Washing Hands upon Waking and before Prayer

  • Rav David Brofsky




            Rav Moshe Isserlis (1530-1572), known as the Rema, begins his comments on the Shulchan Arukh by elaborating upon the verse, "I have set the Lord before me ALWAYS" (Tehillim 16:8).  This verse, the Rema asserts, demands a perpetual awareness of God's presence. 


            Seemingly, these words should arouse two distinct feelings within a religious person.  First, as the Rema notes, God's presence fills this person with awe and fear, inspiring him to pay greater attention to his speech and actions, since he is in the constant presence of the King.  Second, this continuous awareness challenges the spiritual individual to infuse his life with religious meaning, constantly acknowledging God's presence. 


            In this course, we will learn the halakhot of "orach chayim" - daily mitzvot.  Through the performance of these mitzvot, one directly engages God and further develops one's relationship with his or her Creator.  We will spend most of the year learning the laws of tefilla (prayer).


            This week, however, I'd like to begin with the laws of netilat yadayim, which begins our day not only chronologically, but, as we shall see, also religiously.  We will trace the development of this precept from the Gemara, through the Rishonim and the Zohar, down to the practical halakha.


I. The Gemara


            One of the first mitzvot we perform each day is netilat yadayim - the washing of one's hands.  Great mystery shrouds this mitzva, with its reason and halakhot being subject to debate. 


            Netilat yadayim appears in a number of contexts in the Talmud.  When listing the activities in which one engages in the morning and their corresponding berakhot (birkhot ha-shachar), the gemara (Berakhot 60b) notes that "when one washes one's hands, one recites asher kideshanual netilat yadayim."  Apparently, washing one's hands is worthy of a berakha, even a birkat ha-mitzva! Yet the gemara does not provide the reason behind this mitzva, and why it is worthy of a berakha. 


            The gemara mentions netilat yadayim in at least three additional places, although none of these sources explicitly relates to the washing performed in the morning, upon which a berakha is recited.


1. The gemara (Berakhot 14b) records:


"Rabbi Yochanan said, One who wishes to accept upon himself the complete yoke of Heaven should relieve himself, wash his hands, don tefillin, recite keriat shema and pray - this is the complete yoke of heaven.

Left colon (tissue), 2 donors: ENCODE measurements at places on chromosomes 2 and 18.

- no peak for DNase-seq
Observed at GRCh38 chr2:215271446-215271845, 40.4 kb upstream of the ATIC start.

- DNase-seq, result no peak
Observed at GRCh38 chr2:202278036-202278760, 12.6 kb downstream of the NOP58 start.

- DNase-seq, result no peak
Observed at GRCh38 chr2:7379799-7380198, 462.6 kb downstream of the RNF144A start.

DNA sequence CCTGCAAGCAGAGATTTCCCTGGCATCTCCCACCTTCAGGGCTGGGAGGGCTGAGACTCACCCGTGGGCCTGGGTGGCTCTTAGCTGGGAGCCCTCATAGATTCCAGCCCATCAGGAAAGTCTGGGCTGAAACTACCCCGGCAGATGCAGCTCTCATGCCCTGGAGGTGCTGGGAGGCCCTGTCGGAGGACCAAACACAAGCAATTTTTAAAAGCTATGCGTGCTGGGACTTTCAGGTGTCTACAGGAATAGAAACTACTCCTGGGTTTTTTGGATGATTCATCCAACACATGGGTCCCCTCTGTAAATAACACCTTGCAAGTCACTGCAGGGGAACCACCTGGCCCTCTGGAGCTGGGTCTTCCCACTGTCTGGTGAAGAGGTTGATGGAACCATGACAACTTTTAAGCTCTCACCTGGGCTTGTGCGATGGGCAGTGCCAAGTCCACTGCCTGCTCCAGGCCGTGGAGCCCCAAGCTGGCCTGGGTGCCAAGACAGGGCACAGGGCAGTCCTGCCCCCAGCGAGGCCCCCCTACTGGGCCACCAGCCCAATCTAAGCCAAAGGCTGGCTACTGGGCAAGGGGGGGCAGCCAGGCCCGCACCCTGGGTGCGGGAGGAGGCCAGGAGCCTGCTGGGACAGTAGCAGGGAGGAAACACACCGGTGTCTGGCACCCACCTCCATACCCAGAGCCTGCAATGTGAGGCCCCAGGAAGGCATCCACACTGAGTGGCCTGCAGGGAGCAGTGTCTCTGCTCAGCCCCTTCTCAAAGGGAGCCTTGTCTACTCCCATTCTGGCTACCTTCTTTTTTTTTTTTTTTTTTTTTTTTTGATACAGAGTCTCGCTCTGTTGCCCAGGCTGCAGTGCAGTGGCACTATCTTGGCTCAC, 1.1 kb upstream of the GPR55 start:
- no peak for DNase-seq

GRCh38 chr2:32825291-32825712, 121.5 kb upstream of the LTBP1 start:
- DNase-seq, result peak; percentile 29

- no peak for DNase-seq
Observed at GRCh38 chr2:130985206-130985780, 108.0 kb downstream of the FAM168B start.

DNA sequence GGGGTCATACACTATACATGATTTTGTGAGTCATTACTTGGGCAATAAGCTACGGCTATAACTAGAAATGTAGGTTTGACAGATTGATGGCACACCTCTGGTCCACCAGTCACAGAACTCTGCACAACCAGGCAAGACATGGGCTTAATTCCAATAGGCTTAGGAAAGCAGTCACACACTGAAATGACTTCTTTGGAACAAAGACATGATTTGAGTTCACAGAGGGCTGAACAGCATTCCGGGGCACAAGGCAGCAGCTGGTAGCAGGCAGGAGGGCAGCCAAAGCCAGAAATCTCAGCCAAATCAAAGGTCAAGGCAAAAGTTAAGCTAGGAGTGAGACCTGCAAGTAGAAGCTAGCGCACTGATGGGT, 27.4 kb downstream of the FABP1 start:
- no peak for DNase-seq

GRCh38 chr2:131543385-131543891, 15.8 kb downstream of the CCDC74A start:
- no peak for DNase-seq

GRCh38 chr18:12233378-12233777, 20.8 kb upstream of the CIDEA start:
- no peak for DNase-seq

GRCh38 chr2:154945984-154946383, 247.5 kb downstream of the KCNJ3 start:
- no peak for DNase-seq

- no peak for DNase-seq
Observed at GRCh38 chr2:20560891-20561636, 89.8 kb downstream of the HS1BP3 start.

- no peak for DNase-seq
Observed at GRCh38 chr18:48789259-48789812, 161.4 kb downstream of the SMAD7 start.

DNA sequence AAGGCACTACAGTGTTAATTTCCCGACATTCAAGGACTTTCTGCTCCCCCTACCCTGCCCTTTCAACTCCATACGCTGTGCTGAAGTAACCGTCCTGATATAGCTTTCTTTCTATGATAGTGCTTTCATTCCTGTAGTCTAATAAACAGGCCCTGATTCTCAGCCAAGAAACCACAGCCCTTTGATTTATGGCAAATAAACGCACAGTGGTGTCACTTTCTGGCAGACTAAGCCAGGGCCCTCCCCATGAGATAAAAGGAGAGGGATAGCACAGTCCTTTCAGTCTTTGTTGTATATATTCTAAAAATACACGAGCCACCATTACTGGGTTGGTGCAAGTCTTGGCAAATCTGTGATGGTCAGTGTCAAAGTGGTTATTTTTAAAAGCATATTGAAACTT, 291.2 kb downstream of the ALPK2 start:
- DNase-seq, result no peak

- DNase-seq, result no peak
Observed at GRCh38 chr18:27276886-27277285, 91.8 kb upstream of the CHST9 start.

Rabbi Chiyya bar Abba said in the name of Rabbi Yochanan, One who does so, it is as if he has built an altar and offered a sacrifice upon it, as it says "I will wash my hands in innocence; so will I encompass Your altar, O Lord" (Tehillim 26:6) … one who does not have water to wash his hands should use dirt, pebbles or twigs…"


This source clearly links netilat yadayim to kabbalat ol malkhut shamayim (accepting the yoke of heaven), to shema and to tefilla, but not necessarily or exclusively to waking up, nor to the morning.


2. Other sources seem to indicate that netilat yadayim may be linked to hygiene, or even to mystical forces, as the gemara (Shabbat 108b) relates: 


"If one touches one's eye, it should be cut off; one's nose, it should be cut off… Rabbi Natan said, This is a bat chorin, which is in force until one washes [one’s hands] three times…"


Many Rishonim write that this gemara is referring specifically to the morning netilat yadayim, although the gemara itself never specifies this.  The interpretation of "bat chorin," however, is unclear, and it is debatable whether our rabbis were referring to a spiritual danger (ruach ra'ah) or a physical one (see Meiri, Shabbat 108b). 


3. Finally, the gemara elsewhere (Yoma 77b) posits that while it is prohibited on Yom Kippur to wash even part of one's body, "a woman should wash one of her hands before giving bread to a child … because of shivta." 


The Rishonim debate whether "shivta" is a reference to the ruach ra'ah of the morning (Rashi), or a unique spiritual danger related to food, which, Tosafot maintain, is no longer applicable.  In any case, this gemara, according to some, reinforces the notion of a ruach ra'ah that one must remove every morning. 


Interestingly, these two interpretations are not necessarily contradictory, and one may maintain that just as one must remove a ruach ra'ah from one's hands in the morning, one must also wash one's hands before accepting upon oneself the yoke of Heaven.


II. Rishonim


The Rishonim also debate the reason behind this mitzva.


The Rosh (Berakhot 9:23) writes,


"Since one's hands are active [at night], and it is inconceivable that they did not touch a part of one's body that is ordinarily covered, the rabbis established a berakha before one recites keriat shema and tefilla…"